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Green Campaigners Oppose Georgia's Hydropower Drive

Critics say environmental and human costs are too high.
By Omar Tsotsoria

The Georgian government is enthusiastically pursuing hydroelectricity as a way of becoming self-sufficient in energy. However, environmentalists say the various dam projects under way will do severe damage to the ecosystem and are urging the authorities to look for alternatives.

With more than half its territory covered by mountains, Georgia is an ideal location for water-driven power stations. The first hydroelectric plant was built in 1898, and the Soviet government built the flagship 251-metre Inguri dam in 1978. With an output of 5.5 billion kilowatt hours (kWh), this is still a major source of electricity for the country.

A total of 66 hydropower stations are currently in operation in Georgia, although most are small in scale. Fifteen others are either at the planning stage or under construction. Despite this, Georgia struggles to provide power consistently all year round.

Official figures show that Georgia generated 10.4 billion kilowatt hours (kWh) of electricity last year. Of the total, 8.3 billion kWh was hydropower – 5.5 billion kWh from the Inguri dam alone – and the rest was generated by power stations fuelled by imported natural gas.

In winter, when reservoir levels have fallen to their lowest level, Georgia is forced to import a significant amount of electricity. Last year, Russia supplied 607 million kWh and Azerbaijan 184 million.

Murman Margvelashvili, director of the Institute for Energy and Sustainable Development, told IWPR that over-reliance on foreign energy suppliers was far from ideal.

“When you find yourself in a difficult situation and come to depend on a certain country, that country could use the situation to its advantage,” he said, in a veiled reference to Russia, with which Georgia has a poor relationship because of the former’s backing for Abkhazia and South Ossetia.

The Georgian government hopes a series of new projects can address the electricity deficit. On September 16, construction officially began on the Nenskra dam project in Svaneti, a mountainous region in northwest Georgia. Once completed in 2021, the plant will generate 1.2 kWh annually, still only a fraction of the output from the Inguri scheme, also located in Svaneti. Some electricity production will take place from 2019. The Nenskra dam will be 130 metres high, about half the 270 metres of the Inguri dam.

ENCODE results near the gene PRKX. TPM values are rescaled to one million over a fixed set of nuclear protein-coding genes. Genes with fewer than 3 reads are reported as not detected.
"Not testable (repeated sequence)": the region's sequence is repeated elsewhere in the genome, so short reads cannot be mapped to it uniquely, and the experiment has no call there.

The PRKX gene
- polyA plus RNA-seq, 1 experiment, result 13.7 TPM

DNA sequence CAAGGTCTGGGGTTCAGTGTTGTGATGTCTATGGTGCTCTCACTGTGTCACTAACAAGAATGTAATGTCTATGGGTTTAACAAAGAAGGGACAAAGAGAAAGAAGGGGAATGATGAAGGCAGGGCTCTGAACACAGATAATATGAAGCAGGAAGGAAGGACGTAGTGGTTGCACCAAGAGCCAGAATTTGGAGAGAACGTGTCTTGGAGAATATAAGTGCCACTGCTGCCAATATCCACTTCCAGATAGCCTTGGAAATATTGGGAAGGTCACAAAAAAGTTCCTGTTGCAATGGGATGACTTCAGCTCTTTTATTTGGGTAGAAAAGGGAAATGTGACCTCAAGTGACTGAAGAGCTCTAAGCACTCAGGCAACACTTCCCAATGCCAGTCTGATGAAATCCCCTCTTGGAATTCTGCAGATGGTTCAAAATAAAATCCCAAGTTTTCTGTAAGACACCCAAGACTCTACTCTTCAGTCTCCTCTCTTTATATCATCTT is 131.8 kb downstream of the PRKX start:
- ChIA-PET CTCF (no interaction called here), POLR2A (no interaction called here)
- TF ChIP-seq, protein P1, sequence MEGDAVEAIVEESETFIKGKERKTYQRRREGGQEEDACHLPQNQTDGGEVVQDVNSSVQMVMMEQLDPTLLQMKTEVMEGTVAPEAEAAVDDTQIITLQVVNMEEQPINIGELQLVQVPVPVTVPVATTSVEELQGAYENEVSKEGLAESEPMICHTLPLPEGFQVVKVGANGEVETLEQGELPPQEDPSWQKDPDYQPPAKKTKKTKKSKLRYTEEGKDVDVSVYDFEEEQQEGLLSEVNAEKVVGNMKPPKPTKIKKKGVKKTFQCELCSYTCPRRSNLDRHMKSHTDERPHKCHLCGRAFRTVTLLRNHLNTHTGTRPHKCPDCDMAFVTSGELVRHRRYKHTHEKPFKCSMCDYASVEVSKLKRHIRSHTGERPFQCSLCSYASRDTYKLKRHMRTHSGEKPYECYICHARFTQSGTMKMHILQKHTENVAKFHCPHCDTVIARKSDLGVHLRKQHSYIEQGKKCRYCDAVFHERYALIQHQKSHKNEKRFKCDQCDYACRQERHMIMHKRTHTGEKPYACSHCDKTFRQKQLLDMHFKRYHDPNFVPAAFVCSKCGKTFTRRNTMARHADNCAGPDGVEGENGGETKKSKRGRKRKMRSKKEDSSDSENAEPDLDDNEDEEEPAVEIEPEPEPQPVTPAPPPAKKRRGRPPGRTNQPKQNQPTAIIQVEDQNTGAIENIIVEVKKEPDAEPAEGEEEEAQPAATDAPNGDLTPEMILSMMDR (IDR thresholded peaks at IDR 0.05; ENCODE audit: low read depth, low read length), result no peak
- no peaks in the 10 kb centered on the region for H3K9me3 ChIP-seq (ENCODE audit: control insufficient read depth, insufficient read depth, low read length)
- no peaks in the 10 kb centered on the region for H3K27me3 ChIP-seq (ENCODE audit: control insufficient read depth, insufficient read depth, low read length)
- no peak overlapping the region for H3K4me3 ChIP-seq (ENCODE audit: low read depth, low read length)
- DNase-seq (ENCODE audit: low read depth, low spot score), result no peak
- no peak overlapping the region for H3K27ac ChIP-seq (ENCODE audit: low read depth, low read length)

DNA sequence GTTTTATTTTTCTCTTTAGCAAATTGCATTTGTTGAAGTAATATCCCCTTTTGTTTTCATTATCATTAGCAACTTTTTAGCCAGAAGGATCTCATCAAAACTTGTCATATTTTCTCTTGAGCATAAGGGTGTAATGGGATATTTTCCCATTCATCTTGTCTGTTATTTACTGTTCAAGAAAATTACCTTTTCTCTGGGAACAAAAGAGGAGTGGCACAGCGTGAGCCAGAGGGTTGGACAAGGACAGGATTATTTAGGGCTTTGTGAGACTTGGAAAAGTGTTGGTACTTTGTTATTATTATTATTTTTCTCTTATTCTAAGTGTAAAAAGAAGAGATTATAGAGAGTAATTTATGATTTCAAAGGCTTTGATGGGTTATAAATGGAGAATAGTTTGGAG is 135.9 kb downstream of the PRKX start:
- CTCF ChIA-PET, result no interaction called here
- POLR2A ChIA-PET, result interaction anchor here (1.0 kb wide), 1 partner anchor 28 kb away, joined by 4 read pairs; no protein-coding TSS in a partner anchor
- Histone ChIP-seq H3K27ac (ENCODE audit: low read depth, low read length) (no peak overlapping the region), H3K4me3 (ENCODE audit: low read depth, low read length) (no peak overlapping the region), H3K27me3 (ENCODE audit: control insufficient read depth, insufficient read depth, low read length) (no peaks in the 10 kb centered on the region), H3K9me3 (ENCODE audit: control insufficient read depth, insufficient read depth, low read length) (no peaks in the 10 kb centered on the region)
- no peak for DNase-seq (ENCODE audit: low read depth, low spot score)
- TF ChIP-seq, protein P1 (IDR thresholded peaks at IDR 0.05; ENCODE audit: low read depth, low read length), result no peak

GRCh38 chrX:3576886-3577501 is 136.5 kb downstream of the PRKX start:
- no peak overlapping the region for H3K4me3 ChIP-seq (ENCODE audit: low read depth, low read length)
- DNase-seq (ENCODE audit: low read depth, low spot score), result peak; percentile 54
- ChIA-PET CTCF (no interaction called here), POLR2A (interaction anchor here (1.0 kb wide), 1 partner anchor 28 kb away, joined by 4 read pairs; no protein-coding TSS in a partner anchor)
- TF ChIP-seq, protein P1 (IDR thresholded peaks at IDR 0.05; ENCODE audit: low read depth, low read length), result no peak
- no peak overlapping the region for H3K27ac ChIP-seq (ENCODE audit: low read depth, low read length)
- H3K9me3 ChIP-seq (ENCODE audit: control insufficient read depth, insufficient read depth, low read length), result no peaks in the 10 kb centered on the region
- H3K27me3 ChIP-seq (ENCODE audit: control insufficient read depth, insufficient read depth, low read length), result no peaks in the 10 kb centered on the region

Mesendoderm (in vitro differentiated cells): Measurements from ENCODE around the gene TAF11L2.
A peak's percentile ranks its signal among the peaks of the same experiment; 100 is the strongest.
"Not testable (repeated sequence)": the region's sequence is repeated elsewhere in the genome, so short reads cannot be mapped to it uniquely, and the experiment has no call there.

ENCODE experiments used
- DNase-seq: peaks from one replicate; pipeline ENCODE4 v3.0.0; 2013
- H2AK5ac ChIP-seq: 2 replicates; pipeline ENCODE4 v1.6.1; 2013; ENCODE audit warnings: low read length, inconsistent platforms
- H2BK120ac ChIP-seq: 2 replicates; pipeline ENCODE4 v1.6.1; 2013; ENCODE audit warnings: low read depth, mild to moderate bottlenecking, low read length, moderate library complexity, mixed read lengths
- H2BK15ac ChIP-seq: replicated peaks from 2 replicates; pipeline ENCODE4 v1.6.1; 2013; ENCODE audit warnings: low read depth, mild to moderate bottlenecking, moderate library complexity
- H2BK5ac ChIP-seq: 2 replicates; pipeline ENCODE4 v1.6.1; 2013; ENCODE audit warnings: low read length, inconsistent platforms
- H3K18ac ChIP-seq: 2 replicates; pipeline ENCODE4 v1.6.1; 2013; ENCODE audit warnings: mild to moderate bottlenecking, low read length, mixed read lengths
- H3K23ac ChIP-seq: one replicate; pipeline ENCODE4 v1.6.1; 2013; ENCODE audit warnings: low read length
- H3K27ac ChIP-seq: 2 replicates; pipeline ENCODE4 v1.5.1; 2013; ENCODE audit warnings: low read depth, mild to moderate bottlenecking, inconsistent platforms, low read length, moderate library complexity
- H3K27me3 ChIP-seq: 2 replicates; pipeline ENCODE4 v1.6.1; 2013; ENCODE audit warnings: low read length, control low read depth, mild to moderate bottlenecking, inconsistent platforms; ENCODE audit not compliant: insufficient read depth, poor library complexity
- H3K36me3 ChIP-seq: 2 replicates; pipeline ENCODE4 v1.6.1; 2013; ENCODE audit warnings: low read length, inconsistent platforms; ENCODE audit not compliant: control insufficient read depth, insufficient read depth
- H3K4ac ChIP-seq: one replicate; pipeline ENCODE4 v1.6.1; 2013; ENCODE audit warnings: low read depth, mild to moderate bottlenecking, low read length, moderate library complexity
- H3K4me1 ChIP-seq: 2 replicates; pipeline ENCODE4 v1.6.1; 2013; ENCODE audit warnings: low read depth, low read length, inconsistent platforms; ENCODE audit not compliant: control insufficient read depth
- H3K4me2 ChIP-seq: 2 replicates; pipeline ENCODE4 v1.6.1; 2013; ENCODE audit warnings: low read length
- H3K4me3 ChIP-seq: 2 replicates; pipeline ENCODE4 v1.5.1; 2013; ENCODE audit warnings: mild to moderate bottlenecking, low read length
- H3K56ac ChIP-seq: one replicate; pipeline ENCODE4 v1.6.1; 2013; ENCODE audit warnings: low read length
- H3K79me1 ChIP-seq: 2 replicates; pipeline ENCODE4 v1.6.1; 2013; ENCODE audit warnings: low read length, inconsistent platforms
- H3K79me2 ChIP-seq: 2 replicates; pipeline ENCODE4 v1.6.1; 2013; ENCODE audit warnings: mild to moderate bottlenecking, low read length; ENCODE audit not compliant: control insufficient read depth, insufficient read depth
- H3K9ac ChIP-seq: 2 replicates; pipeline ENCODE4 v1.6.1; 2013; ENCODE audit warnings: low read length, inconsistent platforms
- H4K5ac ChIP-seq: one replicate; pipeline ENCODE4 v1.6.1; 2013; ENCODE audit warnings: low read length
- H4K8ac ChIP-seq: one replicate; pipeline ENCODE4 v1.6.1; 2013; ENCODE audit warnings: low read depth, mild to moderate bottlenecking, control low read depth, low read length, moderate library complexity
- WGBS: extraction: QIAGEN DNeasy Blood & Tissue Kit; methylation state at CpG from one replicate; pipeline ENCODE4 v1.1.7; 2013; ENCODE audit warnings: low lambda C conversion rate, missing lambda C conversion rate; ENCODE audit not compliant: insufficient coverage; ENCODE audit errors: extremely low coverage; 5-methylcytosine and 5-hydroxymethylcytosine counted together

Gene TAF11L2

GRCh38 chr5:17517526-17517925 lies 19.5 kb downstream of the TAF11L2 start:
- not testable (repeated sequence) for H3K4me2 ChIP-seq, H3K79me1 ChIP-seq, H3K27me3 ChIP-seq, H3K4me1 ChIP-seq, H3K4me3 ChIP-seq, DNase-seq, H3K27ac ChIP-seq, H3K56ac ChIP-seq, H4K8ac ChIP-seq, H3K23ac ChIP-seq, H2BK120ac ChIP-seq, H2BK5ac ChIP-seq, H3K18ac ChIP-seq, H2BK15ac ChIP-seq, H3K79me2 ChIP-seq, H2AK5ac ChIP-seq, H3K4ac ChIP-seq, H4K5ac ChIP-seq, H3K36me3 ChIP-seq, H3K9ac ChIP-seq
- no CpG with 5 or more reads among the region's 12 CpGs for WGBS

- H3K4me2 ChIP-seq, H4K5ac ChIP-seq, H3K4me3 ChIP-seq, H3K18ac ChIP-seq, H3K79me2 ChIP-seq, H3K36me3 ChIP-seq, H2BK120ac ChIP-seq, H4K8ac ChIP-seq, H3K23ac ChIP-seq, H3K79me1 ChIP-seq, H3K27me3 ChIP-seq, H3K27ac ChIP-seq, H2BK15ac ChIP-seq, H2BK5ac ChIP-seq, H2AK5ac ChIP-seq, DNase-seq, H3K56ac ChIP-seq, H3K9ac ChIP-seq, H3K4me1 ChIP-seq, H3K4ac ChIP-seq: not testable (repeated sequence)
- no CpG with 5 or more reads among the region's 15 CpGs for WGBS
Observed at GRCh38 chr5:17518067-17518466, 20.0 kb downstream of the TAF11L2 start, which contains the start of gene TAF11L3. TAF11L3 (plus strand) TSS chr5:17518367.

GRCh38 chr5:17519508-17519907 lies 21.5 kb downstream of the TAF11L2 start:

“The Nenskra hydropower plant will become the foundation of our country’s energy security,” Prime Minister Irakli Garibashvili said at the launch ceremony.

He noted that this was the first large-scale hydroelectric project begun since Georgia became independent more than two decades ago.

“Most importantly, it will provide an alternative to importing electricity over the winter, and it will ensure that our energy system becomes more robust and self-sufficient,” Garibashvili.

The one billion US dollar project is being financed by the Georgian government and South Korea’s K-Water, with the work being done by Italian construction firm Salini Impregilo. 

The Nenskra project has met fierce opposition from environmental campaigners and local residents.

Nino Chkhobadze, a former environment minister who now heads the Georgian branch of Friends of the Earth, recently told reporters that the Nenskra project could lead to increased humidity and temperature changes, as well as more of the landslides that are already common in mountainous regions.

Chkhobadze warned that the development risked destroying a unique ecosystem, including a species of trout listed in the Red Book, a register of threatened plants and animals.

“This project will affect the whole ecosystem of Svaneti, not just one small gorge,” she said. “In the past, the construction of the Inguri power station brought about changes, but now the ecosystem is sort of stabilising itself. Another intervention of this kind could have catastrophic consequences.”